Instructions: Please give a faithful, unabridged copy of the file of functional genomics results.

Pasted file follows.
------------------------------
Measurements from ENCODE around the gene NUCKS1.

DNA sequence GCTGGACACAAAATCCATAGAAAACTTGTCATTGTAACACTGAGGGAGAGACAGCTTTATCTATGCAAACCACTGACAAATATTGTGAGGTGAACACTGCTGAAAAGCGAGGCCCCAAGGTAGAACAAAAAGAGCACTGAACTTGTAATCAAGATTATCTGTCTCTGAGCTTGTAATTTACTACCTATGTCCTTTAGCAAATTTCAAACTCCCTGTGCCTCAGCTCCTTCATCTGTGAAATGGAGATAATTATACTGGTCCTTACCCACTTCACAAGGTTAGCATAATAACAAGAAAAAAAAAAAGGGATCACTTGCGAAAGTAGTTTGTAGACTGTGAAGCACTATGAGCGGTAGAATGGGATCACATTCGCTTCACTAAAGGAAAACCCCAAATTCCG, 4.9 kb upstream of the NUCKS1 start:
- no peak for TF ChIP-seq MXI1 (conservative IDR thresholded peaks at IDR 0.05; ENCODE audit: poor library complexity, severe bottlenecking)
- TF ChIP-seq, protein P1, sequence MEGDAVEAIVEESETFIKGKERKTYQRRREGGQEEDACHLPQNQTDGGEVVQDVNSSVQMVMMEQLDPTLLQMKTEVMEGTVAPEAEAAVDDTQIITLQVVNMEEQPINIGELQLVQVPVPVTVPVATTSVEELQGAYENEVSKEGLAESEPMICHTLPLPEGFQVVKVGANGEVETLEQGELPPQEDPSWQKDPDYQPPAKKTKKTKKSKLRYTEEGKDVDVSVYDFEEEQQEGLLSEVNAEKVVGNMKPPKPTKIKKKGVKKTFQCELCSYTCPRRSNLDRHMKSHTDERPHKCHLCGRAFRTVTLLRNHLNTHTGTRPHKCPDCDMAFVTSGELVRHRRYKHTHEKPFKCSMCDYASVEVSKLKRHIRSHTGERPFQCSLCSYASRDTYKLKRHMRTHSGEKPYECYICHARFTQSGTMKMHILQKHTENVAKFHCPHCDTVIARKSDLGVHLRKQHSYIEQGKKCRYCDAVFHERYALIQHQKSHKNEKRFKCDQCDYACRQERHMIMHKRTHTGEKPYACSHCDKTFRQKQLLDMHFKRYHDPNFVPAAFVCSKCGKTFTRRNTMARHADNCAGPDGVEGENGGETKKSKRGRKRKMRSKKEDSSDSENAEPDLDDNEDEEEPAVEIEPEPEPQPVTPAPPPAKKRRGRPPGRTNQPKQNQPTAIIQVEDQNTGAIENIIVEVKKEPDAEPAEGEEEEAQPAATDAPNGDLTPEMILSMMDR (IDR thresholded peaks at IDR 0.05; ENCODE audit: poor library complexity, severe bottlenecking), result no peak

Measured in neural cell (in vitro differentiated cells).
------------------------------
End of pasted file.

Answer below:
Measurements from ENCODE around the gene NUCKS1.

DNA sequence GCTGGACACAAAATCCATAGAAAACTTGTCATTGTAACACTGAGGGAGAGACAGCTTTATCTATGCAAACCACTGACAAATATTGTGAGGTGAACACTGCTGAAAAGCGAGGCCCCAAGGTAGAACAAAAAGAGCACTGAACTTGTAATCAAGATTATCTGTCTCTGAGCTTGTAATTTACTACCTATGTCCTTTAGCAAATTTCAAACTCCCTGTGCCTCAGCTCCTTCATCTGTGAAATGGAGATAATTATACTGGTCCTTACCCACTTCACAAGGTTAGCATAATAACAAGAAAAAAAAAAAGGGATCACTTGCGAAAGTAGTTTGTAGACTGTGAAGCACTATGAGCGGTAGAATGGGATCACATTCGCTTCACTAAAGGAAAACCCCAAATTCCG, 4.9 kb upstream of the NUCKS1 start:
- no peak for TF ChIP-seq MXI1 (conservative IDR thresholded peaks at IDR 0.05; ENCODE audit: poor library complexity, severe bottlenecking)
- TF ChIP-seq, protein P1, sequence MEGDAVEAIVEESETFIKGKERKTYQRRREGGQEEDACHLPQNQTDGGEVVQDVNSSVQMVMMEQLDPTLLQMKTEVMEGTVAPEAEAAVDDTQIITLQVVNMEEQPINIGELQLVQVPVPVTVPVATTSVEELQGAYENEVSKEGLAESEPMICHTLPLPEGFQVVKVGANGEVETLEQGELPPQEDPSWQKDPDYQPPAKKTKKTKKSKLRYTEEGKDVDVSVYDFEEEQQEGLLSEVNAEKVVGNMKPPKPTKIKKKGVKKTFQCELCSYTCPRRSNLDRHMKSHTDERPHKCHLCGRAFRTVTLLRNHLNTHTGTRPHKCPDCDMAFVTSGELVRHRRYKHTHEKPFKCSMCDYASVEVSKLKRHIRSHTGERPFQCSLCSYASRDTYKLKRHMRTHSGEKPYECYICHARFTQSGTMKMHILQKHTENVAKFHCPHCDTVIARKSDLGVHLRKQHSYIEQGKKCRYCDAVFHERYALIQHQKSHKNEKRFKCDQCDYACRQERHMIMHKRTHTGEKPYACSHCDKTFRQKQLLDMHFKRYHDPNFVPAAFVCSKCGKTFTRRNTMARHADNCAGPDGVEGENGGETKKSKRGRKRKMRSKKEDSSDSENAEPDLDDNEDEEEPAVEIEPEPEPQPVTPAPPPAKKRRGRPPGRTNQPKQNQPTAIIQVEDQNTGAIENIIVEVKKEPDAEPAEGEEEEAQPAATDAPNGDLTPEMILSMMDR (IDR thresholded peaks at IDR 0.05; ENCODE audit: poor library complexity, severe bottlenecking), result no peak

Measured in neural cell (in vitro differentiated cells).